Carpenter diagnosed with thoracic outlet syndrome

Carpenter diagnosed with thoracic outlet syndrome

Carpenter diagnosed with thoracic outlet syndrome
ST. LOUIS -- Chris Carpenter threw another bullpen session on Friday, one day after a visit to a Dallas-area specialist confirmed that the weakness the Cardinals right-hander has been experiencing in his shoulder is a result of a condition called thoracic outlet syndrome.

The mound session was Carpenter's second since facing hitters during a live batting practice last Friday. He was scheduled to have another session on Monday but had to cancel it because of recurring weakness in his shoulder.

Though Carpenter resumed throwing on Wednesday, that bout of weakness prompted the decision to visit Dr. Gregory Pearl, a specialist in thoracic outlet syndrome, a condition that can involve weakness, numbness and tingling due to pain in the neck and shoulder. Though the condition is considered rare, it is more common in athletes who use an overhead motion during activity.

The diagnosis didn't come as a surprise to the Cardinals, who anticipated that this was the explanation for Carpenter's nerve-related issue during Spring Training. Surgery can correct the problem, but the Cardinals are going to see if Carpenter can pitch through the issue before going that route.

"In a perfect world, we would address it this offseason," said Cardinals general manager John Mozeliak, inferring the likely possibility that Carpenter will undergo offseason surgery.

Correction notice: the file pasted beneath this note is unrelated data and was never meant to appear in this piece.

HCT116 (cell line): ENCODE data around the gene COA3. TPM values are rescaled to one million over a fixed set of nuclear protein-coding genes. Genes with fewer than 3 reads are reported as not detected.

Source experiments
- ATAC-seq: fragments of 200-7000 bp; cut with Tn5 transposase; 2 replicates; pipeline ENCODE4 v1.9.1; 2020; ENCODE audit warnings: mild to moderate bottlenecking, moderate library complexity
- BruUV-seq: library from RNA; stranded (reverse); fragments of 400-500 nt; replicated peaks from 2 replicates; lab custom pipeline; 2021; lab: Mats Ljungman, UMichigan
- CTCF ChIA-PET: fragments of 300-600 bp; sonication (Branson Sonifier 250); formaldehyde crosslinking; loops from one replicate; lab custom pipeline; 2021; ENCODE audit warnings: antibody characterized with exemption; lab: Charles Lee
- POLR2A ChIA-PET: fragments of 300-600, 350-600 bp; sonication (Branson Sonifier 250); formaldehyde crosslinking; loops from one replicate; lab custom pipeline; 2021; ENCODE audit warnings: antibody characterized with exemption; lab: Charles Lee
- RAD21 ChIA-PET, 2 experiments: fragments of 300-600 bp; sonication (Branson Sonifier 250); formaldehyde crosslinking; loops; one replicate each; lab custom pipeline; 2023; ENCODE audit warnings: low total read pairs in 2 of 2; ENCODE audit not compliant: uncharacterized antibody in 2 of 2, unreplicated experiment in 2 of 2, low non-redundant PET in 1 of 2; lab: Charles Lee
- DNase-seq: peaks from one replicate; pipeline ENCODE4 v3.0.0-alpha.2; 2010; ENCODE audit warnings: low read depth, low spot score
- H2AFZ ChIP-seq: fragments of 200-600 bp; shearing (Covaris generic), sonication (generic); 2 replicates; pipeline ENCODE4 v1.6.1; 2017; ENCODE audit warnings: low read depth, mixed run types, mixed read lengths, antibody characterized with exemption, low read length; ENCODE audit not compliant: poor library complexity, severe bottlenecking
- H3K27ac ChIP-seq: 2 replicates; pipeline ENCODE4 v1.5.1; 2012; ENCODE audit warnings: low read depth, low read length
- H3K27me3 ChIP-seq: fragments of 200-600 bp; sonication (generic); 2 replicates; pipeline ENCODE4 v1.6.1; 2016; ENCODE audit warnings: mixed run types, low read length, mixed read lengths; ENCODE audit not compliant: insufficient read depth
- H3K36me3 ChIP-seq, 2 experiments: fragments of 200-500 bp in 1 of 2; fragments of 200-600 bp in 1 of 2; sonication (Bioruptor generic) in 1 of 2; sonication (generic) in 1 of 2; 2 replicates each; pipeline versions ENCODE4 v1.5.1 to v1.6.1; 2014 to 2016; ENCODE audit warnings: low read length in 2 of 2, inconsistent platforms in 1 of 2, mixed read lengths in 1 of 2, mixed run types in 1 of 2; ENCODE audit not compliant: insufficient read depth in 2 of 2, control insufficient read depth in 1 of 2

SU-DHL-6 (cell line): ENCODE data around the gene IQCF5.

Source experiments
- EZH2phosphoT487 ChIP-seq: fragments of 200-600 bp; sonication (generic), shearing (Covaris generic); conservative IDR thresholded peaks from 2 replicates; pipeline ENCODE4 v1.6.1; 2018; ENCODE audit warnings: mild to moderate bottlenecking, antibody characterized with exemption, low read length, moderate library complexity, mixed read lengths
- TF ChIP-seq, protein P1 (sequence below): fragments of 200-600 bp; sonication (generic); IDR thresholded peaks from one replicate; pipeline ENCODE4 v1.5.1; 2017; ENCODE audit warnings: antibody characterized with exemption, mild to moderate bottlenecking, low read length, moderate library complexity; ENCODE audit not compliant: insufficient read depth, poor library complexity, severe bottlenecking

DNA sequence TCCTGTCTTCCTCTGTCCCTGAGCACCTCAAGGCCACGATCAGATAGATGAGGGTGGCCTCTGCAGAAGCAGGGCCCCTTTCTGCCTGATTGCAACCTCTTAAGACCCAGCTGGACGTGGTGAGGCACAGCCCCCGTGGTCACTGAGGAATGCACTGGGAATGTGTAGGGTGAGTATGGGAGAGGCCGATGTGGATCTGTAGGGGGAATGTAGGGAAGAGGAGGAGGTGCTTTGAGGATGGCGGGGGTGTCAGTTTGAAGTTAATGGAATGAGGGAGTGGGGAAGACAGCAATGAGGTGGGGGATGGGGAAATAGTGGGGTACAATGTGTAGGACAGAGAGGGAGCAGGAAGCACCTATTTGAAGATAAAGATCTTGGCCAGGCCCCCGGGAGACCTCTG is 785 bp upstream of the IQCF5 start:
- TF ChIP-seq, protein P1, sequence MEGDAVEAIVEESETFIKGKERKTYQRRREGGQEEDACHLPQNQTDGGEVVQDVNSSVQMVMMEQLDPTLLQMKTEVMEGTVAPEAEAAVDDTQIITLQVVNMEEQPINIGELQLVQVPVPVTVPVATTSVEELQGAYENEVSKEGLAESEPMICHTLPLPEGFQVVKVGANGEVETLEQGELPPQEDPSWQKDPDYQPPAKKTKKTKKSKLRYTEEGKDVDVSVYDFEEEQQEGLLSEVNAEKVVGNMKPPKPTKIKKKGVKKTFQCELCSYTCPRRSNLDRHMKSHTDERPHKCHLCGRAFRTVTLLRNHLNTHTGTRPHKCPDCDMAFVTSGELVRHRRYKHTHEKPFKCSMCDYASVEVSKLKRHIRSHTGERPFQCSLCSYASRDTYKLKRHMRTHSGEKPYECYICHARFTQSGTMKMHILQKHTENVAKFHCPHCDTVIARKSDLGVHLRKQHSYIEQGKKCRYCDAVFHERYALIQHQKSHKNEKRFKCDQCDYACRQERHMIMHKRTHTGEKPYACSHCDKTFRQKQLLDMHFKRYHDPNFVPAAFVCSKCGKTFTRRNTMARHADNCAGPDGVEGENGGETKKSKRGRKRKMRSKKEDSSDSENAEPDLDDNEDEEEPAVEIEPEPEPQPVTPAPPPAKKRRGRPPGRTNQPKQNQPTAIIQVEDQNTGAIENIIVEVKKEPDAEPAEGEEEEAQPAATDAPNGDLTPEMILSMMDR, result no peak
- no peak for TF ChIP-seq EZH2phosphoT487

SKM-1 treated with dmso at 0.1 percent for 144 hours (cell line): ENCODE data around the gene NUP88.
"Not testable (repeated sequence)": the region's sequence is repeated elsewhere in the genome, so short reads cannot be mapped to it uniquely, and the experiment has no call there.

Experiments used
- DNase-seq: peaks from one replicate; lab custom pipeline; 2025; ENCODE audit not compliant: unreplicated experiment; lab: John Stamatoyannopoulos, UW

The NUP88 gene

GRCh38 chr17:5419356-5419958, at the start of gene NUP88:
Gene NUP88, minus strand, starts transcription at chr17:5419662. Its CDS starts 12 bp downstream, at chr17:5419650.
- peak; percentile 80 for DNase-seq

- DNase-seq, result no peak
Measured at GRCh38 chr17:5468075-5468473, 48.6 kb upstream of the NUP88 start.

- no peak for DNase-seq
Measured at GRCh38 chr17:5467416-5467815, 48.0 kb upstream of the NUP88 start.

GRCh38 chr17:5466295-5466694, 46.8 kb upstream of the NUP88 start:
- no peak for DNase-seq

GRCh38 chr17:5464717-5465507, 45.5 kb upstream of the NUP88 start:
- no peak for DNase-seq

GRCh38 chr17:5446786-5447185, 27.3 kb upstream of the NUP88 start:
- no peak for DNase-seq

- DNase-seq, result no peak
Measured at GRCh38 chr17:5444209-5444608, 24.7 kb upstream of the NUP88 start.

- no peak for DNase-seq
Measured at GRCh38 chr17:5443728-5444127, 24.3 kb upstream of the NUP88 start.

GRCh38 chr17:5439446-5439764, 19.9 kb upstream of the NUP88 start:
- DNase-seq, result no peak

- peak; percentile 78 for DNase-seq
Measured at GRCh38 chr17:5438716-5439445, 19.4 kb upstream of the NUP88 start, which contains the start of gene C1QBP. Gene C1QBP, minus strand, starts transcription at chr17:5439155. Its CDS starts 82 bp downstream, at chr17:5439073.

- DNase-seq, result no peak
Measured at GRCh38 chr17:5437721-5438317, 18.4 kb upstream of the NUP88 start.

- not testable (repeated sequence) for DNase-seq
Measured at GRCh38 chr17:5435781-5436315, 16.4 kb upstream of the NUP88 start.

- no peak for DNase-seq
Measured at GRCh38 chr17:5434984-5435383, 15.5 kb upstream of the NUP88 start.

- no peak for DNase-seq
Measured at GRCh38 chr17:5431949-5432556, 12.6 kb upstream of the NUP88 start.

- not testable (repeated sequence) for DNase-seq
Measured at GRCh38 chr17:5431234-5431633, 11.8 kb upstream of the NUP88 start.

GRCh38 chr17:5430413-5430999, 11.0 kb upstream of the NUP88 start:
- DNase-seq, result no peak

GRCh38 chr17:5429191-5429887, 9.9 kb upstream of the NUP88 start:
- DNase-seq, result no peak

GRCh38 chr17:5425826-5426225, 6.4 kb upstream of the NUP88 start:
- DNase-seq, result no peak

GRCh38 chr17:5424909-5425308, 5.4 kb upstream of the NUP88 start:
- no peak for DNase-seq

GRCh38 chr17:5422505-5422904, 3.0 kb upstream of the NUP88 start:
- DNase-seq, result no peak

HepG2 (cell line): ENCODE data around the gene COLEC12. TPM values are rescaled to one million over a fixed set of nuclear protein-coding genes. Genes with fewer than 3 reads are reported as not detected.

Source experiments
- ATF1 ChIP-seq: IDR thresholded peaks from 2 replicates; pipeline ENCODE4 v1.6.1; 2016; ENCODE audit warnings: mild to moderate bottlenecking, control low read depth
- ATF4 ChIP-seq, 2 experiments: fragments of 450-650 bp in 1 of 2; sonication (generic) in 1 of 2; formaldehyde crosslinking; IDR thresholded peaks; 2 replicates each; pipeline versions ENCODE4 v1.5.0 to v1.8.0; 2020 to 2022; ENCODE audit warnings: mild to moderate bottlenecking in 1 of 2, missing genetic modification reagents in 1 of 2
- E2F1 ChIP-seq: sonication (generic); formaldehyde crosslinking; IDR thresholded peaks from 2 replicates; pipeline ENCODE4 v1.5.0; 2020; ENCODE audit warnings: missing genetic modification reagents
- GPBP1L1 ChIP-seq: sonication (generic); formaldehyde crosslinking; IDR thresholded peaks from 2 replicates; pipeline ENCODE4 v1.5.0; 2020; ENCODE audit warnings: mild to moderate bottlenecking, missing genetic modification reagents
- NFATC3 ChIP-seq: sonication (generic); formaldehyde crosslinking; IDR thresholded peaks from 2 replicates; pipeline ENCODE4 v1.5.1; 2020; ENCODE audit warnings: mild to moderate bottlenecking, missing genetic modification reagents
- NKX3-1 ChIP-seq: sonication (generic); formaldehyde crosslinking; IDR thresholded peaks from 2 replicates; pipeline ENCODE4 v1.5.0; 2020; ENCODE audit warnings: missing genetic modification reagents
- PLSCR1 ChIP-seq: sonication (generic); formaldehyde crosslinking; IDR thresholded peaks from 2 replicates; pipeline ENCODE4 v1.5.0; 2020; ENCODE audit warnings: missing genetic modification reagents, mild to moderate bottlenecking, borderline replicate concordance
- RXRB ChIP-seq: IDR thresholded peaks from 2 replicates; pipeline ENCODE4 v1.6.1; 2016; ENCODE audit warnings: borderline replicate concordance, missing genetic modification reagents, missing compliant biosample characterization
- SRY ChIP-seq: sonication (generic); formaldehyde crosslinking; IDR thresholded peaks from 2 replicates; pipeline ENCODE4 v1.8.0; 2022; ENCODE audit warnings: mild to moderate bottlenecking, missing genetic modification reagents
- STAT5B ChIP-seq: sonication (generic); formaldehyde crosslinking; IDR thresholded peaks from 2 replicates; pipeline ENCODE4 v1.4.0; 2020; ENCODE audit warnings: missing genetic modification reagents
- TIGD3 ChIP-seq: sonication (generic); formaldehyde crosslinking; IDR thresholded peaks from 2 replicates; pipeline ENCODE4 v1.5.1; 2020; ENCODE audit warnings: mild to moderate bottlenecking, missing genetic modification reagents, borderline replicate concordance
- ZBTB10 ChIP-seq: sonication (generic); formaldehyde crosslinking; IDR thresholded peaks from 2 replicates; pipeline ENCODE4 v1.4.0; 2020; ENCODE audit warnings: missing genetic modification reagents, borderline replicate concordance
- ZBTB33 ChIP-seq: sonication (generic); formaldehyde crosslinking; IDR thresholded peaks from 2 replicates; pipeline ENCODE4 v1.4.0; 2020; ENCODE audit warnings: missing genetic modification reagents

"I would say we had a pretty good idea that this was coming," Mozeliak added. "Can he pitch or not? At some point, we have to determine that. The fact that he's started throwing again is good news, but as far as the probability of what we can expect with him this year, I think it's a little too early to tell."

The amount of time missed after such a procedure has varied greatly among Major League players.

Jeremy Bonderman, for instance, underwent surgery for thoracic outlet syndrome in June 2008, missed the rest of the season and then missed much of the '09 season because of the resulting damage around the nerves in his shoulder.

Matt Harrison, on the other hand, had surgery in August 2009 and resumed throwing bullpens in less than a month.

For now, though, Carpenter and the Cardinals are encouraged by the improvement he has felt since Monday. Carpenter threw about 40 pitches in this latest bullpen session.

"It was good to go down and get an opinion of why, the other day, it kind of went backwards," Carpenter said. "I felt good again today. We're going to go by the way that I feel."

Carpenter likely won't throw again until Monday -- assuming his arm continues to feel strong -- and it has not yet been determined whether that next session will take place in the bullpen or out on the field against hitters.

"They seem to have found a title to what he has, which I think is comforting to him, comforting to all of us," Cardinals manager Mike Matheny said. "But there's really not a game plan or protocol to what he has to follow. It's going to be mostly how he feels. There's not a timetable right now."